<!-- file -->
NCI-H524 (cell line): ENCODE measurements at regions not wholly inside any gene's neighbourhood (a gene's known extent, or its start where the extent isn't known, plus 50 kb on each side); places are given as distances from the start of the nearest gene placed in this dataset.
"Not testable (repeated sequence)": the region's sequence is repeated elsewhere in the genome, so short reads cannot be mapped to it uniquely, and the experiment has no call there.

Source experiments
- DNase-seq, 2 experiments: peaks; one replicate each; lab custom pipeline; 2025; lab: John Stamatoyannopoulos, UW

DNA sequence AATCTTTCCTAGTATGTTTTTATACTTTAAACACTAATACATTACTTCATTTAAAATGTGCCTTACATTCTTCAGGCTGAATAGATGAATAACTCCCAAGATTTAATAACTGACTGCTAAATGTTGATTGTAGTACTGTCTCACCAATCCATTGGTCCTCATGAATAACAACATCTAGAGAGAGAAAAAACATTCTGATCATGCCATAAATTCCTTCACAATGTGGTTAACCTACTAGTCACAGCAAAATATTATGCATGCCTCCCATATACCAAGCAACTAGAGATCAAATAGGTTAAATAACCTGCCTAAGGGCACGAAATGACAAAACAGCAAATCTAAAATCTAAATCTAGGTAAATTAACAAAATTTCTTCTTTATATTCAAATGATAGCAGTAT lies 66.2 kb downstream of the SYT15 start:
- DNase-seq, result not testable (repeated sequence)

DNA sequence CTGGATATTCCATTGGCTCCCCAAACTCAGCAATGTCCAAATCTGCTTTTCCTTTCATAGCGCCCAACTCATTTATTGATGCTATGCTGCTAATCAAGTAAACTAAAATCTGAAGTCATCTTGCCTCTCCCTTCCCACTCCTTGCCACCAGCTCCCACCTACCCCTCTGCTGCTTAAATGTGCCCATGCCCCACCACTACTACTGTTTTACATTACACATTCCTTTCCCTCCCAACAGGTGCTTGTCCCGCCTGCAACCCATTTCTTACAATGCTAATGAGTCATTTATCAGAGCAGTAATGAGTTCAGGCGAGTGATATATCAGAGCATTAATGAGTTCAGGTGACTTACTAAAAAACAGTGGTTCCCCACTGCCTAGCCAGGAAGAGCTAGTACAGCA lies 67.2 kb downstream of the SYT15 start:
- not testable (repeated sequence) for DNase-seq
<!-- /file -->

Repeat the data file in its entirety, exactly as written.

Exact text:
NCI-H524 (cell line): ENCODE measurements at regions not wholly inside any gene's neighbourhood (a gene's known extent, or its start where the extent isn't known, plus 50 kb on each side); places are given as distances from the start of the nearest gene placed in this dataset.
"Not testable (repeated sequence)": the region's sequence is repeated elsewhere in the genome, so short reads cannot be mapped to it uniquely, and the experiment has no call there.

Source experiments
- DNase-seq, 2 experiments: peaks; one replicate each; lab custom pipeline; 2025; lab: John Stamatoyannopoulos, UW

DNA sequence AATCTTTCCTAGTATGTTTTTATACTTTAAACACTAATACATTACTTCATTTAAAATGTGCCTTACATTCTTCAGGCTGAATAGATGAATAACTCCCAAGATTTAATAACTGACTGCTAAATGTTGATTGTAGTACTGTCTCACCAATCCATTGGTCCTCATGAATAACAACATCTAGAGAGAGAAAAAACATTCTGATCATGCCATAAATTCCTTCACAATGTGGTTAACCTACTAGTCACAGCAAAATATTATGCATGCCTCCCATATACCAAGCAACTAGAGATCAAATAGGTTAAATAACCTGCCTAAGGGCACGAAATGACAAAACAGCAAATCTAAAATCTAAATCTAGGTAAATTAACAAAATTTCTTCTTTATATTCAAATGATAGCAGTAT lies 66.2 kb downstream of the SYT15 start:
- DNase-seq, result not testable (repeated sequence)

DNA sequence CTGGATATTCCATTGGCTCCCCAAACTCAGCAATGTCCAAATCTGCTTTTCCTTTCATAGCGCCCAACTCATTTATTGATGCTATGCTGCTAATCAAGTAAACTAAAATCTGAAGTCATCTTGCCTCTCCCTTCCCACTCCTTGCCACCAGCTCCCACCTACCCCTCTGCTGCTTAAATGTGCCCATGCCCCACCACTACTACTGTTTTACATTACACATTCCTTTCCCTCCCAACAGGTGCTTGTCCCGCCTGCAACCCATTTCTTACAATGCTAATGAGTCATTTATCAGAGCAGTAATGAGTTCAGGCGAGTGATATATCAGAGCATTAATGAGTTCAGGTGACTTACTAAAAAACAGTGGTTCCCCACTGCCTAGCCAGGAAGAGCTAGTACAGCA lies 67.2 kb downstream of the SYT15 start:
- not testable (repeated sequence) for DNase-seq